DENVER (CBS4) – The Colorado Rockies are going to bat with UCHealth University of Colorado Hospital to help knock Leukemia out of the park and out of patients’ lives.
Every time a Colorado Rockies player hits a home run to left field, landing on the large red and white baseball mitt, UCHealth will donate $5,000 to the Leukemia and Lymphoma Society. The society will then use the money to fund research in to leukemia, lymphoma, Hodgkin’s disease and myeloma.
To help bring attention to the cause, the Colorado Rockies hosted UCHealth and Mike Brashear at their game versus the Los Angeles Dodgers. Brashear received his treatment for leukemia at UCHealth, and credited their staff for helping him overcome cancer with a smile on his face.
“I was about 39 (years old) when I got diagnosed,” Brashear told CBS4’s Dillon Thomas. “I’m not going to tell you it was easy. Treatment was pretty tough.”
Described as a community, Brashear said the staff at UCHealth would not only help treat him, but would also help him pass time by visiting together. He said that support and the love from his family helped him beat cancer.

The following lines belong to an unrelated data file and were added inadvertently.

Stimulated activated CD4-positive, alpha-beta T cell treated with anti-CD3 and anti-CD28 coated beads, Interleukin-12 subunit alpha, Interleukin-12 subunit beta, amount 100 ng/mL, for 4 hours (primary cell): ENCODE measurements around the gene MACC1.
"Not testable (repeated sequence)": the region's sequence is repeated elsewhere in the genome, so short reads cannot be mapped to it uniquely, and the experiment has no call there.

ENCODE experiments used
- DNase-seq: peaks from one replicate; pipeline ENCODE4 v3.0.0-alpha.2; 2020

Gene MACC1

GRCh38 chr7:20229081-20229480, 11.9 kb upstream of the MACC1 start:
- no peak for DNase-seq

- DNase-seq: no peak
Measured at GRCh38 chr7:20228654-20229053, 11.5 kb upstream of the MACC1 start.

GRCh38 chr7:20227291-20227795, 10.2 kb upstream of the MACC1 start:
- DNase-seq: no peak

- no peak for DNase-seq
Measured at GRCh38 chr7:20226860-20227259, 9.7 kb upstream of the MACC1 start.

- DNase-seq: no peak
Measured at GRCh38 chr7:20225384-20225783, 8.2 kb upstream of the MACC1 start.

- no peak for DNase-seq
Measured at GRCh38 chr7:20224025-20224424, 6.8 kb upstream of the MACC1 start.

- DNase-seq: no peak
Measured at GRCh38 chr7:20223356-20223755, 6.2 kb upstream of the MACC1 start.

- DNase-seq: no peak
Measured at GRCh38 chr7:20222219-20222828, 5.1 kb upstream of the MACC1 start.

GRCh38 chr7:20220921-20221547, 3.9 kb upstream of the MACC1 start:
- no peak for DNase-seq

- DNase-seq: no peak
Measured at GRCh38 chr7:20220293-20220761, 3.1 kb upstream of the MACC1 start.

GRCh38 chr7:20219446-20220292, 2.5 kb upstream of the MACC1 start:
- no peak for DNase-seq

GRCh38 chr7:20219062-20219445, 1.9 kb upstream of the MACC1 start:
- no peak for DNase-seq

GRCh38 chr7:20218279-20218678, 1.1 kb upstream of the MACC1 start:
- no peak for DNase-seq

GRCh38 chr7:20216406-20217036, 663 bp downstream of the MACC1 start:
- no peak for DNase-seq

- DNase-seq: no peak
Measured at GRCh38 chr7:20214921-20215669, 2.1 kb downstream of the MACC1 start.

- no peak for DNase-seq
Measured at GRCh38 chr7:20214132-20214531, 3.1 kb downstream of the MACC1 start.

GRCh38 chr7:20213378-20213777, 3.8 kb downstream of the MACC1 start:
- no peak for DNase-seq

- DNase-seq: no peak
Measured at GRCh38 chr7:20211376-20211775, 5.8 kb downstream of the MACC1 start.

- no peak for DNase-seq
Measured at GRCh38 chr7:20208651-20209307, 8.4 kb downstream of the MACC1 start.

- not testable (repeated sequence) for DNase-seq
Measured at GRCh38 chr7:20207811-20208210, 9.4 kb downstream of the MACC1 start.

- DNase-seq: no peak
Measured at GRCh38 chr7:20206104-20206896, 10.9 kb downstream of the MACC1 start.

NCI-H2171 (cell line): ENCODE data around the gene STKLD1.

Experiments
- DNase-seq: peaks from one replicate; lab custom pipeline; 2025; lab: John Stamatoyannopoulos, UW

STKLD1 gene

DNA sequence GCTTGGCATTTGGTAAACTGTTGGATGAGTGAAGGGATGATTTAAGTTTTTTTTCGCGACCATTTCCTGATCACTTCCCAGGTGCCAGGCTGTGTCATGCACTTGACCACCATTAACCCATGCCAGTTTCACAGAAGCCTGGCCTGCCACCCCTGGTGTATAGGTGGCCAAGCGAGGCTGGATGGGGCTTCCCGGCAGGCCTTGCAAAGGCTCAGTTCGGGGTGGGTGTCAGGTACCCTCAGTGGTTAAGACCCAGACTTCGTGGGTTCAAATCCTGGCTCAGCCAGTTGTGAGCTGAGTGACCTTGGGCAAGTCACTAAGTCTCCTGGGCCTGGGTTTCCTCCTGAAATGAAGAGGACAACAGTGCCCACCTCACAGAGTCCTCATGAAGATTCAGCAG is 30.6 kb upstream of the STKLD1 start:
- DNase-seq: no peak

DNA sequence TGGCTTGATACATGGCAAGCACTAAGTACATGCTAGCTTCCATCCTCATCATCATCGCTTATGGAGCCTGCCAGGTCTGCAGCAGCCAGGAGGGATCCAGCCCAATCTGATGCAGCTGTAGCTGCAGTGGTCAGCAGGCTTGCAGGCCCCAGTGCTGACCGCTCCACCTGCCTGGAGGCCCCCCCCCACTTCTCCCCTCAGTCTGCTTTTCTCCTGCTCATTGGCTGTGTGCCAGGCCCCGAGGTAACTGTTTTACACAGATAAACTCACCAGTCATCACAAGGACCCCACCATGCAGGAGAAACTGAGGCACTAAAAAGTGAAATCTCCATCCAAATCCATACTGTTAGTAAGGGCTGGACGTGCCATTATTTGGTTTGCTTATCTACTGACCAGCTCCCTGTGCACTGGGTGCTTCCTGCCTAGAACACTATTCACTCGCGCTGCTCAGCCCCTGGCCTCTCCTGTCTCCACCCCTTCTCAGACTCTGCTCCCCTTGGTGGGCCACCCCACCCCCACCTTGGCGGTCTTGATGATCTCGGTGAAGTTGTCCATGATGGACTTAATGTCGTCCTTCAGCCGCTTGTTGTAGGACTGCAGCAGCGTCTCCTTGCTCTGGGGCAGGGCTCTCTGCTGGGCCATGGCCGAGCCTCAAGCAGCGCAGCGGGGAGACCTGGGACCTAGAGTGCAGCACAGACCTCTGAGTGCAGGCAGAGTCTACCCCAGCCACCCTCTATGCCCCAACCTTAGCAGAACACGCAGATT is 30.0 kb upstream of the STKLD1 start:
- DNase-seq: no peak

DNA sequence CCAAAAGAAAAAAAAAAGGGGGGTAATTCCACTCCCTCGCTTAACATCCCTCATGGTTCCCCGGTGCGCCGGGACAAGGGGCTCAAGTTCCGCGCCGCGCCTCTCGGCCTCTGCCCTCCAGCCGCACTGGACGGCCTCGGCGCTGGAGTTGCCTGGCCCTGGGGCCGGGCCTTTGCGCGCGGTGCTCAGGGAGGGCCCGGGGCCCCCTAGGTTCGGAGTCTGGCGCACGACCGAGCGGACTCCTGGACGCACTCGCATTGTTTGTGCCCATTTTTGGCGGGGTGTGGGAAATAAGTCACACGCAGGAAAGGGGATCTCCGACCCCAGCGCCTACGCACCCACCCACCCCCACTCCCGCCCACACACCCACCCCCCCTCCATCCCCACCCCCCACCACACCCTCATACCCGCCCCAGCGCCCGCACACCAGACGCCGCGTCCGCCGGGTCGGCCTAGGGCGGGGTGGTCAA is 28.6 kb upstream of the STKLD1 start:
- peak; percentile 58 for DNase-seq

“This December, Dec. 31, I will be free and clear of my cancer. Five years, man. We are pretty excited about that,” Brashear said.
It is success stories like Brashear’s that encouraged UCHealth to partner with the Colorado Rockies. Prior to the first pitch, fans at the Rockies’ game were told Brashear’s story, as he stood with his family behind home plate. Camera shy, Brashear simply smiled and waved at the camera, as the crowd applauded him.
“I should get a bat and be like Babe Ruth, and point it out (at the mitt in left field),” Brashear said.
Brashear said he did not deserve the attention he was receiving from the crowd, or anyone else. Moments after his story was shared at Coors Field, he said he felt bad for other fans in the stands who likely had more trying times and were not being recognized.
However, now with a greater reason to root for the Rockies to hit home runs, Brashear said he could see how the game of baseball, and a battle with cancer, are more alike than once believed.
“Baseball is a whole lot like life. There (are) multiple innings. There’s times where you completely strike out,” Brashear said. “And, then, for whatever reason the bases are loaded. You step up to the plate, boom, knock out a grand slam and you win the game. I think life is a lot like that.”